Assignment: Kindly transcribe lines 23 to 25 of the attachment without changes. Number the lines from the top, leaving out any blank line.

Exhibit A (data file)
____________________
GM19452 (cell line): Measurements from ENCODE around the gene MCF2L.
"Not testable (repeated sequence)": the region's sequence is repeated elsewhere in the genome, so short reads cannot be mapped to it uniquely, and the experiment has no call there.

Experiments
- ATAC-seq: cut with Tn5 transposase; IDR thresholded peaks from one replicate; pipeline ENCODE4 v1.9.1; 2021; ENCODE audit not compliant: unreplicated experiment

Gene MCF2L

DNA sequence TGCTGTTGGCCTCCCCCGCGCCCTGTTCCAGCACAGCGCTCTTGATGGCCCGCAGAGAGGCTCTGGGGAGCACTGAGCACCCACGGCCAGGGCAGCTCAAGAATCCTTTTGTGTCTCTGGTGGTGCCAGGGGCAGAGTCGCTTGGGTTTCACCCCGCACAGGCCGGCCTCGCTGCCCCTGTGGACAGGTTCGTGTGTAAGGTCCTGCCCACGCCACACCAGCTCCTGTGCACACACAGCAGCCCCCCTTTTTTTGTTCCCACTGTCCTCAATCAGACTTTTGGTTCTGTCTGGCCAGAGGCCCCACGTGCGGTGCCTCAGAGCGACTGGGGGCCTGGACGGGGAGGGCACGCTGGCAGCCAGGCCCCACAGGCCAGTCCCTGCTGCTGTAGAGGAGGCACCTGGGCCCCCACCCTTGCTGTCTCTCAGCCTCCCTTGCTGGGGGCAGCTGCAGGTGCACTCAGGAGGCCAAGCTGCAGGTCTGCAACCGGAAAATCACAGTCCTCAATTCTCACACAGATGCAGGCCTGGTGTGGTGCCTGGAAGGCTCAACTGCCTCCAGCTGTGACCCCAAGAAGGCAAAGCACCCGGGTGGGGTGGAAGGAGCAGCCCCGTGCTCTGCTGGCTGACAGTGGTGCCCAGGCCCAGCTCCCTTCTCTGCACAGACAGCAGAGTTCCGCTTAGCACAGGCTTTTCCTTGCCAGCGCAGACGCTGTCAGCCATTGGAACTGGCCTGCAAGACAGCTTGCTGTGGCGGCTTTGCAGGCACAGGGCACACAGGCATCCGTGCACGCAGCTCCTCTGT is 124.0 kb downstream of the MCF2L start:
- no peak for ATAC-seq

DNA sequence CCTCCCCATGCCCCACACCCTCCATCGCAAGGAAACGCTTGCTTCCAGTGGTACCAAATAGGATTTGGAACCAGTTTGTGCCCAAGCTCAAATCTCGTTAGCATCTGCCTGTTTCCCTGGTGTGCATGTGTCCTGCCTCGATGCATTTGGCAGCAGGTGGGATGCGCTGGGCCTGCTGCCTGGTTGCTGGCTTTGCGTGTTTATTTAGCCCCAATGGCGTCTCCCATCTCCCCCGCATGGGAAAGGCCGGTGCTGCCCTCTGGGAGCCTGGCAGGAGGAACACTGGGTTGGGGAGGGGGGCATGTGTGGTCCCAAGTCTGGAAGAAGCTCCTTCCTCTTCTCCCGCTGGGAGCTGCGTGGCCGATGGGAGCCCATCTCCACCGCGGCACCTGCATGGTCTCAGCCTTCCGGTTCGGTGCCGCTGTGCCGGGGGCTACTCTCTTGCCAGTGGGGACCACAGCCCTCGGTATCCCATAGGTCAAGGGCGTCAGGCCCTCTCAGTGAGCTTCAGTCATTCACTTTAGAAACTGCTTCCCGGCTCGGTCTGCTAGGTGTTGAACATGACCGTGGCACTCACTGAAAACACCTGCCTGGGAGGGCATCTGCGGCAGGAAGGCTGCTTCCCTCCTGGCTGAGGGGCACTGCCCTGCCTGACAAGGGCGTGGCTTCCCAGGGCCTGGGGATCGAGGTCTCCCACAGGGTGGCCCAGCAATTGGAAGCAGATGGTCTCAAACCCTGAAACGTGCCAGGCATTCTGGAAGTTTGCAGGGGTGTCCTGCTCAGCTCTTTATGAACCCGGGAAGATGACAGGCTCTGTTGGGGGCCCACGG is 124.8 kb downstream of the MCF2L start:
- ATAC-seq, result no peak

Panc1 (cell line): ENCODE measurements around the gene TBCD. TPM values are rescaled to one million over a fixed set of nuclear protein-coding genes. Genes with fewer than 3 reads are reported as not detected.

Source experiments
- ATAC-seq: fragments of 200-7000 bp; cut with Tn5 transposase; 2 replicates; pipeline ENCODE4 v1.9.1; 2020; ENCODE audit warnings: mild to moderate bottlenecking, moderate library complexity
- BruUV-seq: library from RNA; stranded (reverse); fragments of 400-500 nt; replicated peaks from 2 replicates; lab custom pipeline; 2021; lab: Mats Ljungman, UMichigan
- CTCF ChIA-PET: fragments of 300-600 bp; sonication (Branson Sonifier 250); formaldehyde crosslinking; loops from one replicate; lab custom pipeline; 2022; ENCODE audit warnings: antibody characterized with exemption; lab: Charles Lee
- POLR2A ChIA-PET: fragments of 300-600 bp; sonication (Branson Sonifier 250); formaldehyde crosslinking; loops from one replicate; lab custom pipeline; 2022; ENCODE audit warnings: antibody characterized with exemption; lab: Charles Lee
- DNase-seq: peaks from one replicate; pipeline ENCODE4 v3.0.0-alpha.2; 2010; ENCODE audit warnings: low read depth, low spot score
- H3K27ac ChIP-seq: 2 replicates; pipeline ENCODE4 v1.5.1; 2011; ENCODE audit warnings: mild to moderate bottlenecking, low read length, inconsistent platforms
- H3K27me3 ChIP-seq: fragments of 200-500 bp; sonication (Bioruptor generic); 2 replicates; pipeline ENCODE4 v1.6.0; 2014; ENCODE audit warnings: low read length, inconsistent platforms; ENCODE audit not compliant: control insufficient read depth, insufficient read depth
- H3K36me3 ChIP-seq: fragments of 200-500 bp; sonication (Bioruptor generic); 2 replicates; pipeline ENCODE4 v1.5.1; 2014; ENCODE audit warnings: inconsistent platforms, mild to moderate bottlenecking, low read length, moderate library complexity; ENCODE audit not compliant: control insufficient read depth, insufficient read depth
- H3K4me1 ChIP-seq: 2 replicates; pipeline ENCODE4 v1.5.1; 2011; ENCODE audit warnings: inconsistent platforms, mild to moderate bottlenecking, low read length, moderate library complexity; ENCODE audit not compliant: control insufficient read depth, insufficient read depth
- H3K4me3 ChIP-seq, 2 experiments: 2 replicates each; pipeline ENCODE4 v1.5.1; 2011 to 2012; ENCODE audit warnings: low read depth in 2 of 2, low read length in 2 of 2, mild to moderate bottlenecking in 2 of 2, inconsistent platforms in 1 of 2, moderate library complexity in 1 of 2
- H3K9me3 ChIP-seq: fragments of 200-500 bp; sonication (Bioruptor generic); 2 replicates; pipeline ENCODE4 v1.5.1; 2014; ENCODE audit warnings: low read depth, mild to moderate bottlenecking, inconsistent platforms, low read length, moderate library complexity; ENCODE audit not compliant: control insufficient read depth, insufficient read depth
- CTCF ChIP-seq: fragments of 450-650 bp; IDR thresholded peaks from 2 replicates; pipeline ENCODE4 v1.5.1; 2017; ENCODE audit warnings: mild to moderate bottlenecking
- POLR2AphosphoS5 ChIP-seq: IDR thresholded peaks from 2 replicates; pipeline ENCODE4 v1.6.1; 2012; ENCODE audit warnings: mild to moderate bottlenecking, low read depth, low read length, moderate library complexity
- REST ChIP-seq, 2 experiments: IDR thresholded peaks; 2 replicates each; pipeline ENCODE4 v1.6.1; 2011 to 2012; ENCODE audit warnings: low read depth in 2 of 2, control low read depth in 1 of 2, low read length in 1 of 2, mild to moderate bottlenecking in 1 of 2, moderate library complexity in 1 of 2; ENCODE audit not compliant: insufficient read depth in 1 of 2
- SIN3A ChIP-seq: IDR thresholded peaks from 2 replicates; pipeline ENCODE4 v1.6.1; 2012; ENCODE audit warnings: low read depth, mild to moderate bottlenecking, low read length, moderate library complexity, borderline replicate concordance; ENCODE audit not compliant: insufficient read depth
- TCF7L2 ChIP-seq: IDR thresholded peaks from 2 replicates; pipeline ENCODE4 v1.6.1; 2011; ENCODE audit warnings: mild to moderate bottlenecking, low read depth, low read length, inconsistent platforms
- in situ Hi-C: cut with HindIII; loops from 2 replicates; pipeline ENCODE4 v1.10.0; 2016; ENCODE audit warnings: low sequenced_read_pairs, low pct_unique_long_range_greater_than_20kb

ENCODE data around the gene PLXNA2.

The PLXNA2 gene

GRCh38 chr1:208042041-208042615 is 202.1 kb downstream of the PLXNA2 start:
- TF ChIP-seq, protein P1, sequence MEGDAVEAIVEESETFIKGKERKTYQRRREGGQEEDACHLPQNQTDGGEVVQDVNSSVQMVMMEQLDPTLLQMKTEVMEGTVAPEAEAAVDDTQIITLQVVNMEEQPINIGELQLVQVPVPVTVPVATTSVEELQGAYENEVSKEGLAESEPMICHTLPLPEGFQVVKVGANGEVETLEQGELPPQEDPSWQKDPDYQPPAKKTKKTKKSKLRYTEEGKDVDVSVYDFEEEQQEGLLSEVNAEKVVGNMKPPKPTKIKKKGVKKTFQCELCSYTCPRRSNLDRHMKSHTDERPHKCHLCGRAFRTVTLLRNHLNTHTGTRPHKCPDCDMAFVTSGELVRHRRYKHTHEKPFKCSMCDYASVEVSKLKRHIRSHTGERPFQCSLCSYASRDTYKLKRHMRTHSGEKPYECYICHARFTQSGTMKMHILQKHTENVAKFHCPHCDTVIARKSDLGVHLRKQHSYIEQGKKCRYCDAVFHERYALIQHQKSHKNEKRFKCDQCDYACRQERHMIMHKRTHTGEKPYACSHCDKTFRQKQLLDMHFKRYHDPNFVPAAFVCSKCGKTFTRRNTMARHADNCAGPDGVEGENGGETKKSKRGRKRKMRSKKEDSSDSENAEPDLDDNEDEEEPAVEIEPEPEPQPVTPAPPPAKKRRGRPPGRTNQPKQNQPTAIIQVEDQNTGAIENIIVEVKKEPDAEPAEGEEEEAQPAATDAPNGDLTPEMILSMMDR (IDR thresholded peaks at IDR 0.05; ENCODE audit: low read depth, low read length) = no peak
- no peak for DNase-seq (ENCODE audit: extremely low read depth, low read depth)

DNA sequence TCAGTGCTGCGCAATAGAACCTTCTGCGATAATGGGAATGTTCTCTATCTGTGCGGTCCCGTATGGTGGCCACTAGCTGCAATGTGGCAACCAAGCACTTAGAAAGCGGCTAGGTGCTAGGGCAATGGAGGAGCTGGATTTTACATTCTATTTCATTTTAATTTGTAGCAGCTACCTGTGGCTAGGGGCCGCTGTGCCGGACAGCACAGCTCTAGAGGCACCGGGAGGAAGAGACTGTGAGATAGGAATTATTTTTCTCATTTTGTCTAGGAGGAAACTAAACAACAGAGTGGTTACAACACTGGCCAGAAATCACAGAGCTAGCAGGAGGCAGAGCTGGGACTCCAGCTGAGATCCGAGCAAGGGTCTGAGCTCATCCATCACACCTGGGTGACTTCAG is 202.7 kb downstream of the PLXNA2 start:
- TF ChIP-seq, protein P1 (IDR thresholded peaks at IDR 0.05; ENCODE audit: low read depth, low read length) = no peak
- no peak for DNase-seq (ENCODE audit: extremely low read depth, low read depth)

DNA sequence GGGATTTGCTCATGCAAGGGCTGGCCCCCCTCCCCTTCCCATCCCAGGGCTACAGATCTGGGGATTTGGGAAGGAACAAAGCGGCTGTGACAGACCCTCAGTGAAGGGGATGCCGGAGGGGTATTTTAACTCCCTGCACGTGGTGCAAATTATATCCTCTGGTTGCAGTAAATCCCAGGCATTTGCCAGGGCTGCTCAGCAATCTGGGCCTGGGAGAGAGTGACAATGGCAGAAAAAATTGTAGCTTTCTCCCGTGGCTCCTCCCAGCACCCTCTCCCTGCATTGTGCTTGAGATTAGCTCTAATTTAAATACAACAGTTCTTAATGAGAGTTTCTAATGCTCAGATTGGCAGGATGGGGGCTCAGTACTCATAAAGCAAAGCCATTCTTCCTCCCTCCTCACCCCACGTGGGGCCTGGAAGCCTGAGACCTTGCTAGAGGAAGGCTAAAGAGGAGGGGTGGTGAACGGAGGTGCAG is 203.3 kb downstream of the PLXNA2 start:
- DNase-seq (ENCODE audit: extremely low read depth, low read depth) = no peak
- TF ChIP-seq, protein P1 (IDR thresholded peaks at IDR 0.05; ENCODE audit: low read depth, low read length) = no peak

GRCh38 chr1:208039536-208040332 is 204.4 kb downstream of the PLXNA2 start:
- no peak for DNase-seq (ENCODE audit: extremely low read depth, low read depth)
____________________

- CTCF ChIP-seq: fragments of 450-650 bp; IDR thresholded peaks from 2 replicates; pipeline ENCODE4 v1.5.1; 2017; ENCODE audit warnings: mild to moderate bottlenecking
- POLR2AphosphoS5 ChIP-seq: IDR thresholded peaks from 2 replicates; pipeline ENCODE4 v1.6.1; 2012; ENCODE audit warnings: mild to moderate bottlenecking, low read depth, low read length, moderate library complexity
- REST ChIP-seq, 2 experiments: IDR thresholded peaks; 2 replicates each; pipeline ENCODE4 v1.6.1; 2011 to 2012; ENCODE audit warnings: low read depth in 2 of 2, control low read depth in 1 of 2, low read length in 1 of 2, mild to moderate bottlenecking in 1 of 2, moderate library complexity in 1 of 2; ENCODE audit not compliant: insufficient read depth in 1 of 2